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When The Coronavirus Outbreak Creates A Panic-Buying Boom For Your Product


The coronavirus continues to wreak havoc on the global economy, disrupting manufacturing and supply chains all over the world. That's hurt a lot of business, but not all. Stacey Vanek Smith and Cardiff Garcia from our daily economics podcast The Indicator from Planet Money have this report on what it's like to have a business in the middle of a strange boom, a situation where everyone suddenly wants to panic-buy your product.

CARDIFF GARCIA, BYLINE: Andrew Kessler and Robby Patrick (ph) make the Scough.

STACEY VANEK SMITH, BYLINE: Is it scoff like, I scoff at you?

GARCIA: Scough is - it's a smash-word of scarf and cough.

Basically, a Scough is a scarf with a powerful air filter tucked into the fabric; essentially, a chic face mask.

VANEK SMITH: Yeah. The Scough was a little side project for Robby and Andrew, not part of their main business, which is a marketing and consulting firm.

GARCIA: Still, the Scough quickly found this small, very devoted audience.

ANDREW KESSLER: There's our immunosuppressed community and people that were getting chemotherapy or people who ride motorcycles and bicycle, some allergy-sufferers. And it's just a steady state of orders.

VANEK SMITH: At least it was. And then last month, a CDC official got on TV and said this.


ANNE SCHUCHAT: However, current global circumstances suggest it's likely that this virus will cause a pandemic. Now, it's not so much a question of if this will happen anymore but rather more a question of exactly when this will happen.

VANEK SMITH: Suddenly, thousands of panicked Googlers were desperately roving around online for face masks. And they found the Scough, and they said a gas mask filter in a cute scarf? I'll take one or two or 20.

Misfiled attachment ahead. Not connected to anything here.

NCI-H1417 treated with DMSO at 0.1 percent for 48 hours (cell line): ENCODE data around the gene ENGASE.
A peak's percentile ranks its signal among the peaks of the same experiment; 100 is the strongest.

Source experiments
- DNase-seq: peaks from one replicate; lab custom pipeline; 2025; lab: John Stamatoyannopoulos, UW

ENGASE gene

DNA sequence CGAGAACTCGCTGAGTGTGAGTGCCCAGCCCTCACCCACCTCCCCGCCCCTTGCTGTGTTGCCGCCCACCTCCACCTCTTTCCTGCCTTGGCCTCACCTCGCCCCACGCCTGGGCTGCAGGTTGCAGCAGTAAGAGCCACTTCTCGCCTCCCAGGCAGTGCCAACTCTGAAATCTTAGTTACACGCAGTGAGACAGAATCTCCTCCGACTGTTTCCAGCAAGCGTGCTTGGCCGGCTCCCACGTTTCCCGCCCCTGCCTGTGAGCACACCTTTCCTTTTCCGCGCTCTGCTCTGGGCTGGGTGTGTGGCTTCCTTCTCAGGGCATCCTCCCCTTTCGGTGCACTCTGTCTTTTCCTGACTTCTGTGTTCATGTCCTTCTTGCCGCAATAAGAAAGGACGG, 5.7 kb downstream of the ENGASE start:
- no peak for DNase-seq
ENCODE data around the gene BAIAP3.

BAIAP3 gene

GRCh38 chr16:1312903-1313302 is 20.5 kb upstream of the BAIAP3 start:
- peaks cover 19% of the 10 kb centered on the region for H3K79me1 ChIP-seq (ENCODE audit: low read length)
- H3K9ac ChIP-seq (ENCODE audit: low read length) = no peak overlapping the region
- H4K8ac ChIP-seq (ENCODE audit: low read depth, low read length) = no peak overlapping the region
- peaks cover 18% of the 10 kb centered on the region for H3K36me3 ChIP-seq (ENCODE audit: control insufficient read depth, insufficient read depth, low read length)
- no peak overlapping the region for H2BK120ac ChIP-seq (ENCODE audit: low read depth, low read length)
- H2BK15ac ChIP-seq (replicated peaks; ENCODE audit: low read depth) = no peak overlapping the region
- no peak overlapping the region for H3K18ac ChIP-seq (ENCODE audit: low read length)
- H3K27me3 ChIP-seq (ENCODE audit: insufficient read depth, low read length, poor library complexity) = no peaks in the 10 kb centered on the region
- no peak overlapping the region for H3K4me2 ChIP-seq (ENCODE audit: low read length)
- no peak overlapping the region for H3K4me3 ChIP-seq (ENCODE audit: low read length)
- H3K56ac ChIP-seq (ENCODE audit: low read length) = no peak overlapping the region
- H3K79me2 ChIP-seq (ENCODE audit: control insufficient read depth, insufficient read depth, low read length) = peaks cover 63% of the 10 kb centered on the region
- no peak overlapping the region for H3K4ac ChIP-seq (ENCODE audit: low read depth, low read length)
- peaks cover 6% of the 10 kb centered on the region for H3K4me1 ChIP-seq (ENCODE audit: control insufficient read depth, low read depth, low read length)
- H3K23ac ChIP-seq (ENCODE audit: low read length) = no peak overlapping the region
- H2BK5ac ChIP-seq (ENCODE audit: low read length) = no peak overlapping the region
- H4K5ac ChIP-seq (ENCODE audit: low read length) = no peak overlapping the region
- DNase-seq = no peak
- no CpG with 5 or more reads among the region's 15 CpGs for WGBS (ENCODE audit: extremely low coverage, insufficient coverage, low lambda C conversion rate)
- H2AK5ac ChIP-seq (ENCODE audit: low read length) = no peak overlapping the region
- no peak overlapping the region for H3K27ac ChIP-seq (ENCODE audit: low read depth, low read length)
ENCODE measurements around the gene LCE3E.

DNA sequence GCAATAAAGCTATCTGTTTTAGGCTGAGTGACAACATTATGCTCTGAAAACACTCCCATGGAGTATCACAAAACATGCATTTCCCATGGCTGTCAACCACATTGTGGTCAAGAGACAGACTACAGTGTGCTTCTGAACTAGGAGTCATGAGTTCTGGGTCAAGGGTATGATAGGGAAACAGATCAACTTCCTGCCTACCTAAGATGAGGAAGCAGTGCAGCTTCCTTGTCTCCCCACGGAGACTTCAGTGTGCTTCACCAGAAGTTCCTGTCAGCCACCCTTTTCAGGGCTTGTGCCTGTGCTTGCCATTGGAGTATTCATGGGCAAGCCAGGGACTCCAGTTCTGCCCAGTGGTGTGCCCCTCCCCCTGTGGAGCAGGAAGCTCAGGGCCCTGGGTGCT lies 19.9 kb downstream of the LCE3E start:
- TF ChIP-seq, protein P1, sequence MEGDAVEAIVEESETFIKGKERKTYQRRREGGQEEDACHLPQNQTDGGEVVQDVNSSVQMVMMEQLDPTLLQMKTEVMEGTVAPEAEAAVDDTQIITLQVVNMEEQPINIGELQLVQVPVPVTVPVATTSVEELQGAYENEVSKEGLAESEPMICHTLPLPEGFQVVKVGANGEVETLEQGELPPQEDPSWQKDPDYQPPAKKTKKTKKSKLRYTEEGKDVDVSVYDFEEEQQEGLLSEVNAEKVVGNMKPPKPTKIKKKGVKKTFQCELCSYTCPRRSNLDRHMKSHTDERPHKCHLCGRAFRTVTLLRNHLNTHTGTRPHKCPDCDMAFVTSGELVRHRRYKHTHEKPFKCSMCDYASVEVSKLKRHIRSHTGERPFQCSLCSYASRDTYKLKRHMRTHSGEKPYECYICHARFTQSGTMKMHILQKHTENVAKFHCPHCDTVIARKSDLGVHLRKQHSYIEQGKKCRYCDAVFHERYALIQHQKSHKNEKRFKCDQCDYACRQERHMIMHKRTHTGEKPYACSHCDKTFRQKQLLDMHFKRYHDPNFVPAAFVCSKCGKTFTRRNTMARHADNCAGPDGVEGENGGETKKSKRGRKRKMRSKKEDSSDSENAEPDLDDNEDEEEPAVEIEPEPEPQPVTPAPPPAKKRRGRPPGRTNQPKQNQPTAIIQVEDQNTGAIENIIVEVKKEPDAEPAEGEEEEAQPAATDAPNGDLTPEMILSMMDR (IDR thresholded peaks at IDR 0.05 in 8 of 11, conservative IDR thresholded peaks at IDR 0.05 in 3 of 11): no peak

KESSLER: Normal volume then turned into double, then quadruple, and then soon it was, like, 50 times the number.

GARCIA: Andrew and Robby unwittingly found themselves in the middle of a strange panic-buying boom. This little product that would get a dozen or so orders a week was suddenly in massive demand.

VANEK SMITH: Customers from all over the world are flooding Scough's inbox with questions.

KESSLER: Are you getting more product in? My doctor wants me to wear a mask. Why advertise if nothing is available? I just need it for my husband and myself. We are elderly. When will you have more stock? Any idea when you'll have more stock?

VANEK SMITH: You look a little stressed looking over these. Is it stressing you out?

KESSLER: Yeah, it's just - it's a lot. Then, of course, the question that we probably got a thousand times in the last few weeks is, does this stop coronavirus?


KESSLER: No, it doesn't.

GARCIA: No, it does not. Not that that's doing anything to slow demand.

VANEK SMITH: The coronavirus continues to spread. There have been more than 125,000 cases reported globally, thousands of deaths. Businesses, stadiums, factories and even entire cities have essentially been shut down to try to contain the virus.

KESSLER: We're out of everything. We're out of all of our raw materials. We're trying to work with our suppliers to get them back as quickly as possible.

VANEK SMITH: Are any of the supplies you order from China? Like, are the coronavirus supply chain shutdowns affecting you?

KESSLER: So we get one ingredient for our filters from China, and that is a problem.

GARCIA: Andrew and Robby are now trying to figure out if they want to make their business more about the Scough or if this is just a temporary bump that they should ignore.

VANEK SMITH: And of course, the small team at Scough is doing what it can to get more Scoughs in production ASAP and keep up with all the questions.

Stacey Vanek Smith.

GARCIA: Cardiff Garcia, NPR News

(SOUNDBITE OF BLUE STATES' "YOUR GIRL") Transcript provided by NPR, Copyright NPR.

Cardiff Garcia is a co-host of NPR's The Indicator from Planet Money podcast, along with Stacey Vanek Smith. He joined NPR in November 2017.
Stacey Vanek Smith is the co-host of NPR's The Indicator from Planet Money. She's also a correspondent for Planet Money, where she covers business and economics. In this role, Smith has followed economic stories down the muddy back roads of Oklahoma to buy 100 barrels of oil; she's traveled to Pune, India, to track down the man who pitched the country's dramatic currency devaluation to the prime minister; and she's spoken with a North Korean woman who made a small fortune smuggling artificial sweetener in from China.